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In March 1926-October 1928, Tudor Vianu's Gândirea magazine published his novel Craii de Curtea-Veche as a series.[81] He completed the last additions to the text in November 1927, as its first sections were already in print.[67] As the last episode was featured by Gândirea, to widespread acclaim, he noted: "From the time when the first of its parts saw print, this work was received with unprecedented fervor in Romanian literature. For the work it required, as well as for the tiresome obsession to which it had me submitted I bear it no grudge: it is truly magnificent [...]."[82] Literary historian Eugen Lovinescu, who criticized Gândirea's later moves towards traditionalism and a far right ideology (a turn which coincided with Vianu's departure), argued that Caragiale had been an important gain for the literary venue. In his belief, Caragiale and other "writers of talent" helped the magazine, which had no "critic of authority" at its helm.[83]

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Mateiu Caragiale's personal life has for long attracted interest for the traces it left in his literary work. This is enhanced by his reputation for being a secretive man. In a late interview, Cella Delavrancea described him as "made up of [...] small patches, so well sewn together that one never knew what he had said, what he had meant to say, what he is thinking."[134] While Ionel Gherea suspected that Caragiale was merely acting,[135] Eugen Lovinescu, who described Caragiale's personality as "bizarre", also referred to him as "colorful and sterile."[136] Despite his hectic lifestyle, Caragiale feared poverty and lashed out at Bohemianism, stressing that "it kills, and many times not just figuratively".[137] In tandem, fragments of his writings and private records are thought by cultural historian Andrei Oișteanu to show intimate familiarity with substance abuse and the drug subculture of his age, in addition to his self admitted binge drinking.[27] During his final years of life, he was harvesting an unspecified wild herb from the hills of Cotroceni neighborhood, and using it as a sedative.[27] By then, essayist Ion Vartic notes, Caragiale's obsession with death had developed into "neurosis".[77]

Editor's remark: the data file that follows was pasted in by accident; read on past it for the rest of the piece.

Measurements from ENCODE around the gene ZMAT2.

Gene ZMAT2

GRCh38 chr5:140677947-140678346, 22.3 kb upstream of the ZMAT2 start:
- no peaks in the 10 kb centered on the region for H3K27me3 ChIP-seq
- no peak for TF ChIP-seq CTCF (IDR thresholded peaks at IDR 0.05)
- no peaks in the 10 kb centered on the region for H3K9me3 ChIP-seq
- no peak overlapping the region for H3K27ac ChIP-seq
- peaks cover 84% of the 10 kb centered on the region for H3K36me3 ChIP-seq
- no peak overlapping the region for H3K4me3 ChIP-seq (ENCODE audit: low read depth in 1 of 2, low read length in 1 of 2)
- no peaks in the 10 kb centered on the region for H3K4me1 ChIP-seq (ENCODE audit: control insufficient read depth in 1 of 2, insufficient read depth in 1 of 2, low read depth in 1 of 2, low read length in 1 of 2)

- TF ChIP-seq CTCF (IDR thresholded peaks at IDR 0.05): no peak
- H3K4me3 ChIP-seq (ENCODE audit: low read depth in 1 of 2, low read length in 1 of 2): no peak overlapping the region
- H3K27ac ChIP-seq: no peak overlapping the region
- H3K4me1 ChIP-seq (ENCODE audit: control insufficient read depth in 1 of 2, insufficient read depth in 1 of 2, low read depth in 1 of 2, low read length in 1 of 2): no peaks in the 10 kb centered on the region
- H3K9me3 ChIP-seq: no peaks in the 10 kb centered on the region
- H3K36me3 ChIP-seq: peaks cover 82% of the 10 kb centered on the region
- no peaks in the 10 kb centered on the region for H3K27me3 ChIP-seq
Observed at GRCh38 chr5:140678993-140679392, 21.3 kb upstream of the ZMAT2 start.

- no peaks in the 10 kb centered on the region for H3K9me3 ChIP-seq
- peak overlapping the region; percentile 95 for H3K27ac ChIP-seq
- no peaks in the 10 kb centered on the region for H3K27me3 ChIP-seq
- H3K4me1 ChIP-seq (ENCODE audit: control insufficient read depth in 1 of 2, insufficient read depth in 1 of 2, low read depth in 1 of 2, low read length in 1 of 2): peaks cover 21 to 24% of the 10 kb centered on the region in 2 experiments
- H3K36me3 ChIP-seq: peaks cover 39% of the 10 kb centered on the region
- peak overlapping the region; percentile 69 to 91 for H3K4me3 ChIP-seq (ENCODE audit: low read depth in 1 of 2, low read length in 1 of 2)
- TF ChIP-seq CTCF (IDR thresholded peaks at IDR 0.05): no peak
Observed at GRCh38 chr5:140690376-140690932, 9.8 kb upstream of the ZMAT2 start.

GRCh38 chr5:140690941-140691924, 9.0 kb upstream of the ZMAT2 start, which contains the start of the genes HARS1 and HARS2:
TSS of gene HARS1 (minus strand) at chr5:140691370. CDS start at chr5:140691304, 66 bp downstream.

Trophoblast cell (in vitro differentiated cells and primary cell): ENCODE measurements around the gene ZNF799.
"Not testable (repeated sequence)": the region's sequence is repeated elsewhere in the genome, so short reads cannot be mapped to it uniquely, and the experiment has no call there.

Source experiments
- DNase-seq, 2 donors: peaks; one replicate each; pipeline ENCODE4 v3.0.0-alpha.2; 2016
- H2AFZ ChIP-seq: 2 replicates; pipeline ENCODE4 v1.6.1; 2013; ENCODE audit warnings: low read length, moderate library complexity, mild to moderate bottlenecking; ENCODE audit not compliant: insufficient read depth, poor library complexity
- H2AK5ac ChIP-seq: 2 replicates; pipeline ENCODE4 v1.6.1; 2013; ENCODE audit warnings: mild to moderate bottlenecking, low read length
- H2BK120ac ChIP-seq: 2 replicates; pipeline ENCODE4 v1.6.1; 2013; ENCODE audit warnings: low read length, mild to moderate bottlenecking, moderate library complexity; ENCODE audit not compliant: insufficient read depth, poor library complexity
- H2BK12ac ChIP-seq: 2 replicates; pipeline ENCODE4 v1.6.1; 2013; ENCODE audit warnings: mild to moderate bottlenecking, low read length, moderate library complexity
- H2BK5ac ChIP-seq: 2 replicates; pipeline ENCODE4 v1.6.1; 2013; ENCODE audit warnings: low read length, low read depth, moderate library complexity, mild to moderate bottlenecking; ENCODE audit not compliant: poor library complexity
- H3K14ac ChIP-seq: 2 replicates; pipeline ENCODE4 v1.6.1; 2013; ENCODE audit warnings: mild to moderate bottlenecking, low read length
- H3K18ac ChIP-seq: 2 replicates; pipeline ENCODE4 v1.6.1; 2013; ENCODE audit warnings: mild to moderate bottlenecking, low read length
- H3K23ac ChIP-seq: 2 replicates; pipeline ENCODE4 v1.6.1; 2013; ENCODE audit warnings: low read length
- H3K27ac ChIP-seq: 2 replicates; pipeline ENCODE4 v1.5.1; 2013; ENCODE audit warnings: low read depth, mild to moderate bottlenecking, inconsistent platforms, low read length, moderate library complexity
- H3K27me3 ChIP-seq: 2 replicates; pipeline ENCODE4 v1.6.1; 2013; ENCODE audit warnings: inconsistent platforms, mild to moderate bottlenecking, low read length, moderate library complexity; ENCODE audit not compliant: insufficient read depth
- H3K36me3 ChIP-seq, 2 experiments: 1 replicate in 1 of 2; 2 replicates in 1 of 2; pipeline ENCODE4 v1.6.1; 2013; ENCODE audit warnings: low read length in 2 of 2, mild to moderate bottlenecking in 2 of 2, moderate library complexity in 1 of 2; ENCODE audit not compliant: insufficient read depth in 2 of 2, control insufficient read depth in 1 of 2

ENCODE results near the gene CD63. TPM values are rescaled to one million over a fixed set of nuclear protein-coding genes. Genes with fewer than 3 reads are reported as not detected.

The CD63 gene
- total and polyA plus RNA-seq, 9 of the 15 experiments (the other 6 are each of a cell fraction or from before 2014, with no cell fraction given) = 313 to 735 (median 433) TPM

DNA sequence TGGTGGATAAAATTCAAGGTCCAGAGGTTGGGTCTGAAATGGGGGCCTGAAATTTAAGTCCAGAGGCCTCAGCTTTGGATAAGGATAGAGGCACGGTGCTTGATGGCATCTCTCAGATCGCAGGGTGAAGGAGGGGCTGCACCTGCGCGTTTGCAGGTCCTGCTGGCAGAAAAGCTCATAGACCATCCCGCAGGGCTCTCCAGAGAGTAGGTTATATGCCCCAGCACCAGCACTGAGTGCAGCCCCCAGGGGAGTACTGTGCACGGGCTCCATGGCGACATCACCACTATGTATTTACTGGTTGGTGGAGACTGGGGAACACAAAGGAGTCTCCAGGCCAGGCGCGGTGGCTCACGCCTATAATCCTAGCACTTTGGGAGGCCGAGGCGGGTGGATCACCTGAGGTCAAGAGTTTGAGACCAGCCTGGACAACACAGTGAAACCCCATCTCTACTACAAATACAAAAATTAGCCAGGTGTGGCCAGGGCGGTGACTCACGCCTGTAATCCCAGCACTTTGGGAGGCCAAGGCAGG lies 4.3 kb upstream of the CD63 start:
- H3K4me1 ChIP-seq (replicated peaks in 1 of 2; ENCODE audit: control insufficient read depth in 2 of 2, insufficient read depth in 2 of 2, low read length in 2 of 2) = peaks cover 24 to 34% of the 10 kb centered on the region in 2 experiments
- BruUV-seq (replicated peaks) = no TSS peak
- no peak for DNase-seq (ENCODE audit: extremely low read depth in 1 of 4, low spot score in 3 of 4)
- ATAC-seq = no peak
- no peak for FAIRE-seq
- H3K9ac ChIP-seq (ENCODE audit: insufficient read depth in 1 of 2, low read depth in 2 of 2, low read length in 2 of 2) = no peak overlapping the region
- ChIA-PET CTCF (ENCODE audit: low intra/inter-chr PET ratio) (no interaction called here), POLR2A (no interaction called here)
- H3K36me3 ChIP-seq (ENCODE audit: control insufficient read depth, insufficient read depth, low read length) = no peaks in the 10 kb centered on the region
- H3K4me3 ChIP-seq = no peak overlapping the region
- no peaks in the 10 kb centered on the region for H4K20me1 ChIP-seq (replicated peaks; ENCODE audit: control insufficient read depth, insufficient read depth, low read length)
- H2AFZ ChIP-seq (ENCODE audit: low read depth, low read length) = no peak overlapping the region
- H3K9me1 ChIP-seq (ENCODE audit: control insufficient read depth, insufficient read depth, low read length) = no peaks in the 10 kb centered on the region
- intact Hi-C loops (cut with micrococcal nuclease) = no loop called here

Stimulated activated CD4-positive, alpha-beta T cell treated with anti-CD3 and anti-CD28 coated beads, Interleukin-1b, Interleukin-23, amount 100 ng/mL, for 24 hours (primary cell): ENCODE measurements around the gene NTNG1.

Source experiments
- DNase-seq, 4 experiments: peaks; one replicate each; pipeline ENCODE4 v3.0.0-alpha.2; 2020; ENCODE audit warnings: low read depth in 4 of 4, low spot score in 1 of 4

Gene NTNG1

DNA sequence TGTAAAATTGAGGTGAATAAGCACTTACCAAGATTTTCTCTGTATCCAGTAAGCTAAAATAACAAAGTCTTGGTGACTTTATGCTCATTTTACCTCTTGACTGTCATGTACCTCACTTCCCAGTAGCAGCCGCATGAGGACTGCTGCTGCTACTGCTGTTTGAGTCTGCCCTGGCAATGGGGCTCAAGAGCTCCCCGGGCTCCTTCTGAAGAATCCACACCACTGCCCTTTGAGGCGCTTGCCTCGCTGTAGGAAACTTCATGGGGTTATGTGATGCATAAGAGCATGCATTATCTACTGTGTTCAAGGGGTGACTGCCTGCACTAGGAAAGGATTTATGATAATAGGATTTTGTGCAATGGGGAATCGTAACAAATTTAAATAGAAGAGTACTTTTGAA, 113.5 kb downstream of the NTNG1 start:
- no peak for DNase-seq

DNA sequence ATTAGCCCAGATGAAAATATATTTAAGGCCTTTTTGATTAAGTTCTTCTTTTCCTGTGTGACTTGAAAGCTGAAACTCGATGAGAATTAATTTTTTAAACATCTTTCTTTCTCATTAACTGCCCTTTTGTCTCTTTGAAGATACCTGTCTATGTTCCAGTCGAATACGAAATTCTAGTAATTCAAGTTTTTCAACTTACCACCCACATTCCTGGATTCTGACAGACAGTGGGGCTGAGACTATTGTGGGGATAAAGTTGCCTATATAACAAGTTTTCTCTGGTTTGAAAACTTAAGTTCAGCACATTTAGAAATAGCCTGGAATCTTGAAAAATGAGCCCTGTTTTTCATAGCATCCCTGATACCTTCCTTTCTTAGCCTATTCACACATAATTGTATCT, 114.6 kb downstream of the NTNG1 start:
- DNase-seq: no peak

Several contemporary accounts focus on Mateiu's unusual preferences in clothing, pointing to a studied extravagance first adopted during his stay in Berlin, and in support of which he was reportedly spending more than he could afford.[10] Literary historian George Călinescu recalled having seen a middle-aged Caragiale taking walks through downtown Bucharest: amused by the writer's everyday clothes, which he depicted as of an archaic fashion and slightly deteriorated, compared him to "a butler on Sunday leave".[2][138] Călinescu also told that, during winter, Caragiale would only touch metal with his hand while wearing suede gloves.[19] Rosetti and poet Ștefana Velisar both recorded being amused by aspects of Caragiale's clothing, such as his oversized boots and his using scissors to cut out the worn out extremities of his trouser legs.[139] In 1926, the writer began wearing a ring bearing the seal of Mercury, which, Vartic supposes, evidenced his trust in the psychopomp god's powers.[103]